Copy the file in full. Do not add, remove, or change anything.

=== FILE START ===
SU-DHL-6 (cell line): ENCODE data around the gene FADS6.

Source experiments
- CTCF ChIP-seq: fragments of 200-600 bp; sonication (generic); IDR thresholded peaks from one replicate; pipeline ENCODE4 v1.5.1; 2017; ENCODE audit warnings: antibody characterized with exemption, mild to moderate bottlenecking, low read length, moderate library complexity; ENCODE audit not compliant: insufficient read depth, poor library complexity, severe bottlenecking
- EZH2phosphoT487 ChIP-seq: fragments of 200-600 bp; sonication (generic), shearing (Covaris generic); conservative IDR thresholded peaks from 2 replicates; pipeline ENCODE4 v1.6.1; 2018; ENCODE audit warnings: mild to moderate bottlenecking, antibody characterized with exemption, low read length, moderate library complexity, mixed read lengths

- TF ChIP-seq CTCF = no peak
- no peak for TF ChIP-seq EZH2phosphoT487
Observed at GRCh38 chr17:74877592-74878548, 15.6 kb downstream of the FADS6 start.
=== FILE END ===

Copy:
SU-DHL-6 (cell line): ENCODE data around the gene FADS6.

Source experiments
- CTCF ChIP-seq: fragments of 200-600 bp; sonication (generic); IDR thresholded peaks from one replicate; pipeline ENCODE4 v1.5.1; 2017; ENCODE audit warnings: antibody characterized with exemption, mild to moderate bottlenecking, low read length, moderate library complexity; ENCODE audit not compliant: insufficient read depth, poor library complexity, severe bottlenecking
- EZH2phosphoT487 ChIP-seq: fragments of 200-600 bp; sonication (generic), shearing (Covaris generic); conservative IDR thresholded peaks from 2 replicates; pipeline ENCODE4 v1.6.1; 2018; ENCODE audit warnings: mild to moderate bottlenecking, antibody characterized with exemption, low read length, moderate library complexity, mixed read lengths

- TF ChIP-seq CTCF = no peak
- no peak for TF ChIP-seq EZH2phosphoT487
Observed at GRCh38 chr17:74877592-74878548, 15.6 kb downstream of the FADS6 start.